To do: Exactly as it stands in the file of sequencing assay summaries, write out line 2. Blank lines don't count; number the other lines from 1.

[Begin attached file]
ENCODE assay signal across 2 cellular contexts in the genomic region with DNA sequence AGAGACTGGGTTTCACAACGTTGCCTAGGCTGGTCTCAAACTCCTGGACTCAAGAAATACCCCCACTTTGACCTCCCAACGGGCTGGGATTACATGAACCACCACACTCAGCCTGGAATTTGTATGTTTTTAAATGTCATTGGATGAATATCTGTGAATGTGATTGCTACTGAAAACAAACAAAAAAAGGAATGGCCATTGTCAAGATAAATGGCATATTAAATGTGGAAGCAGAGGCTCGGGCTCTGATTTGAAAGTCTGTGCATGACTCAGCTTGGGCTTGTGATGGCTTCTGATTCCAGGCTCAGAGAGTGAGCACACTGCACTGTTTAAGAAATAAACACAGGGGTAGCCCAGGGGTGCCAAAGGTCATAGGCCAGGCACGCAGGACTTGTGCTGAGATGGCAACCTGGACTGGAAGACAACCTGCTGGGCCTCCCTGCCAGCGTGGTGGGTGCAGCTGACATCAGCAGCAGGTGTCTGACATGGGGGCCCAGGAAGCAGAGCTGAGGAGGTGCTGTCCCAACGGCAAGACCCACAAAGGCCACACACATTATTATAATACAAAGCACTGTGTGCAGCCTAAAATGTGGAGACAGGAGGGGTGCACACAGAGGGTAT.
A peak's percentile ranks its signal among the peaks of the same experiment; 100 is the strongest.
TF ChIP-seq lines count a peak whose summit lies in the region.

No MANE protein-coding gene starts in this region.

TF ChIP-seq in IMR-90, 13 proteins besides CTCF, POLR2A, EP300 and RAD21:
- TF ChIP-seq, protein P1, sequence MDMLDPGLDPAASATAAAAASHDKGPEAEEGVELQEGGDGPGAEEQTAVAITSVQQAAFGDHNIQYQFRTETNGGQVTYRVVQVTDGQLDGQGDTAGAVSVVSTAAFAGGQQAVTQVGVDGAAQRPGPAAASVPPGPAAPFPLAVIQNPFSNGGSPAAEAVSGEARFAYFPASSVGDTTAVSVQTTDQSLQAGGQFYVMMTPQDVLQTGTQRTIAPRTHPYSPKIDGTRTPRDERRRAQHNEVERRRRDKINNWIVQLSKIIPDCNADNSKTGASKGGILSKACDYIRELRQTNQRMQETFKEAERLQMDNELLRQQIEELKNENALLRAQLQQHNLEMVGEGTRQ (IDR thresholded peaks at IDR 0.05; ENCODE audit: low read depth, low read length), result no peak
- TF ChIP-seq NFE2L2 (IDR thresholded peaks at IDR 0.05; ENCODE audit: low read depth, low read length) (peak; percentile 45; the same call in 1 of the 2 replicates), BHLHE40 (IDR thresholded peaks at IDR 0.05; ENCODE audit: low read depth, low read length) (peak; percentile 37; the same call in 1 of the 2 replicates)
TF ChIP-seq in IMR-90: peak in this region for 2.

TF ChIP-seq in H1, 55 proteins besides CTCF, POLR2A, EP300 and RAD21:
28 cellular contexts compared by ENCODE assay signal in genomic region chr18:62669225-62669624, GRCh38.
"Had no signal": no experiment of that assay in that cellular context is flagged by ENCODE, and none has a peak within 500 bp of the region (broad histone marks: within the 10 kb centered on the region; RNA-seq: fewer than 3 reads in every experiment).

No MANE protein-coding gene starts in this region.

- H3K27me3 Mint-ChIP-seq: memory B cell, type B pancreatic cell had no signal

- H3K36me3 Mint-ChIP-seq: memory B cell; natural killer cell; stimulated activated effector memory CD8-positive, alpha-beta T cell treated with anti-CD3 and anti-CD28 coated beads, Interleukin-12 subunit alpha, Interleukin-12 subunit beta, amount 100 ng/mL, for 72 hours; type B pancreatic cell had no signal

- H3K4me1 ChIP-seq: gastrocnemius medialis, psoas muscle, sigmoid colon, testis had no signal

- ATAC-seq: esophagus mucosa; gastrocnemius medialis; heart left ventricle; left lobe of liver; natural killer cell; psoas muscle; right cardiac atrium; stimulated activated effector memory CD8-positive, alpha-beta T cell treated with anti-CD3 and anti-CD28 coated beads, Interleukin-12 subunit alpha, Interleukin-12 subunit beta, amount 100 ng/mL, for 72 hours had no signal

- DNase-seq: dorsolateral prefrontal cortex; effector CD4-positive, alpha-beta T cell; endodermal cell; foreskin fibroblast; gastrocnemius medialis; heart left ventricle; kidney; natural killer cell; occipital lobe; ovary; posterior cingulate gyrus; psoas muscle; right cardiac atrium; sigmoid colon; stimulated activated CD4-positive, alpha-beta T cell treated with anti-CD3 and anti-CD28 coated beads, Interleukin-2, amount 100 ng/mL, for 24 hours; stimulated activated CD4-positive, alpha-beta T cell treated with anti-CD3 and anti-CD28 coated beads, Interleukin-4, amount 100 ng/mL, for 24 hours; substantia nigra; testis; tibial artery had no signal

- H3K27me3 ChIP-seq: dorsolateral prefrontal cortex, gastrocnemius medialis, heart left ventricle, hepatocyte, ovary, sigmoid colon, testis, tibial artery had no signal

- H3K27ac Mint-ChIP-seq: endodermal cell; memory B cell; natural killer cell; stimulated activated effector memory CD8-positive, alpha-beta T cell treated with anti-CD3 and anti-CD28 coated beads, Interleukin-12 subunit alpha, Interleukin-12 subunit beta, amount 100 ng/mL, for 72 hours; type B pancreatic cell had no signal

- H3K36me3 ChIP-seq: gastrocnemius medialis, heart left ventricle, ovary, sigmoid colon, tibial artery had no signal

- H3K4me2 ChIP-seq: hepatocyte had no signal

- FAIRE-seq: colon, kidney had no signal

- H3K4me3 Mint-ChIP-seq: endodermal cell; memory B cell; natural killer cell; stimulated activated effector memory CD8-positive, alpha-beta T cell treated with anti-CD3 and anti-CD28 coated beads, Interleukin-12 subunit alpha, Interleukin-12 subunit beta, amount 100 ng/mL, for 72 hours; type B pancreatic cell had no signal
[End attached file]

A peak's percentile ranks its signal among the peaks of the same experiment; 100 is the strongest.